- Project Name
- Jorge Bergoglio Residence Hall
- Centerbrook Architects and Planners
- Sacred Heart University
- Project Types
- Residence Hall
- Project Scope
- New Construction
- 87,000 sq. feet
- Year Completed
- Shared by
Mark Simon, FAIA, Designer, Partner in Charge
Ted Tolis, AIA, LEED AP, Project Manager
Construction Manager: Shawmut Design and Construction,Structural Engineer: Girard and Company,null: Kohler Ronan,Lighting Designer: Atelier Ten,Landscape Architect: Stephen Stimson Associates,Civil Engineer: Rose Tiso and Company
- Project Status
Sacred Heart University’s new residence hall welcomes and encourages its residents by creating communities within communities so that students of every sort can find a place of their own. Its modern design is at once striking and warm, a home away from home.
The Fairfield, Connecticut, campus’s 216-bed, 87,000-square-foot residence hall is named after Pope Francis, born Jorge Bergoglio. It is broken into “villages” consisting of small groupings of four-bed suites that share a neighborhood lounge and kitchen along with other amenities.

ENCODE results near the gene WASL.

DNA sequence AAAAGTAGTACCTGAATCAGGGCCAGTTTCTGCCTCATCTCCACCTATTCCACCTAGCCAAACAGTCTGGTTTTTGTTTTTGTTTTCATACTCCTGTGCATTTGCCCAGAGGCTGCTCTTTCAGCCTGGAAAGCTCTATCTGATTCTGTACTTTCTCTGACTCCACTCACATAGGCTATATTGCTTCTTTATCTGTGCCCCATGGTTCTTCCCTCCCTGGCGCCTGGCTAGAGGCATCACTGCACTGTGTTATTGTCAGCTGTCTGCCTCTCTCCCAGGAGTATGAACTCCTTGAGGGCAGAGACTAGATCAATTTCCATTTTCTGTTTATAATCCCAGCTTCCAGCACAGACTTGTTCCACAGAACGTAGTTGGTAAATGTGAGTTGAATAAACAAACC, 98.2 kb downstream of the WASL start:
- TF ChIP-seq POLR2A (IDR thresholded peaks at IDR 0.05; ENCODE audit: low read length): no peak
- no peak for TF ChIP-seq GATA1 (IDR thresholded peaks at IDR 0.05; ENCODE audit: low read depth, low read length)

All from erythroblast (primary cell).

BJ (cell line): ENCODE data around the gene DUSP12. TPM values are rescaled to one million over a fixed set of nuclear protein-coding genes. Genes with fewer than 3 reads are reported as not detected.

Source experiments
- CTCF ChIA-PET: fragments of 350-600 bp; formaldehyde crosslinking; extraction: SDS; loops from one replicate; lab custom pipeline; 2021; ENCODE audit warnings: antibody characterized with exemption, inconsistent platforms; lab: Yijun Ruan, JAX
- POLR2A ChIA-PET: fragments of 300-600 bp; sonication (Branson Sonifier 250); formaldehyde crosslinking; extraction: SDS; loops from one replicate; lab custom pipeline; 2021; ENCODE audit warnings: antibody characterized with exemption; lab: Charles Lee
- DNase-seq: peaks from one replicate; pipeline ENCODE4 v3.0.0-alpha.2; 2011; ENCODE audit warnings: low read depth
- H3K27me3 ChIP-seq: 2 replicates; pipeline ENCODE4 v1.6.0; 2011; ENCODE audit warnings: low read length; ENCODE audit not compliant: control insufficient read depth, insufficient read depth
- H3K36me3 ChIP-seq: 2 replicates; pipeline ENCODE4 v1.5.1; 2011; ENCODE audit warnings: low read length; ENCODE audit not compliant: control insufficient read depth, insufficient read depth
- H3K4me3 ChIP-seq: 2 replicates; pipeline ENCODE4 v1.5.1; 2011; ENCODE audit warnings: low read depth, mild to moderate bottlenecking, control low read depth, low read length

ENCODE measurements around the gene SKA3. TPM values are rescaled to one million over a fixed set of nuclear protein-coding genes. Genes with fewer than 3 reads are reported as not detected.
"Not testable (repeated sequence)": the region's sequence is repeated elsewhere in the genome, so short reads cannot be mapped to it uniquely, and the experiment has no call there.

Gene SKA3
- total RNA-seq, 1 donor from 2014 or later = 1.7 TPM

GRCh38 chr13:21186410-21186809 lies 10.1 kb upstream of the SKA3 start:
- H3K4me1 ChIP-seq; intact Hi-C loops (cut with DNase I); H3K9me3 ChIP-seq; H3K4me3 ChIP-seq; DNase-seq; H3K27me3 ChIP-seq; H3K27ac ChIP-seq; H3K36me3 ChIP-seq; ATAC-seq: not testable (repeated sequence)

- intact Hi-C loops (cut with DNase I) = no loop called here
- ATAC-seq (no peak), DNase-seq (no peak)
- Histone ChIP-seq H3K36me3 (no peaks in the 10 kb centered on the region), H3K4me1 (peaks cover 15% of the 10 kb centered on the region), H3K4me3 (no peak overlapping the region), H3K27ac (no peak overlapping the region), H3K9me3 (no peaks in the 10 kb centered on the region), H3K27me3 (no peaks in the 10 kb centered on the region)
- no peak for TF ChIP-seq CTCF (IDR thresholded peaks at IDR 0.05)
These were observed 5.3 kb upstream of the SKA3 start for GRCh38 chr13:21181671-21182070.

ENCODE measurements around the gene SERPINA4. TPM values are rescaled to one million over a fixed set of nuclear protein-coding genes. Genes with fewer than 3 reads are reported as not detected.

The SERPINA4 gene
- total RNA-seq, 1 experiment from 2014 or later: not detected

Students can gather in their local small lounges or in a dorm-wide commons on the first floor adjoining the building entries. This three-story space is paneled with maple and highlighted by a 12-foot-wide bluestone fireplace. The commons abuts a 1,400-square-foot fitness center, a state-of-the-art gaming room, and multi-purpose meeting and social rooms.
Two residential wings spread southward from the main entrances and public space to form a protected outdoor courtyard. At the end of each residential wing is a glass stair tower that faces toward the main campus to frame the space in light at night. A long glass-canopied porch entry at the opposite end also offers a warm glow and promises shelter in all weather. The courtyard’s lawn gently slopes southward, surrounded by gardens and bioswales, to make a warm sunny place even in winter.
The building’s exterior continues the palette of the new College of Business across Jefferson Street. Both buildings use copper and iron-spot brick to bring a strong, common identity to the campus at its northern entrance. The glassy front displays the warmth and activity within, illustrating that the University is a friendly and exciting place.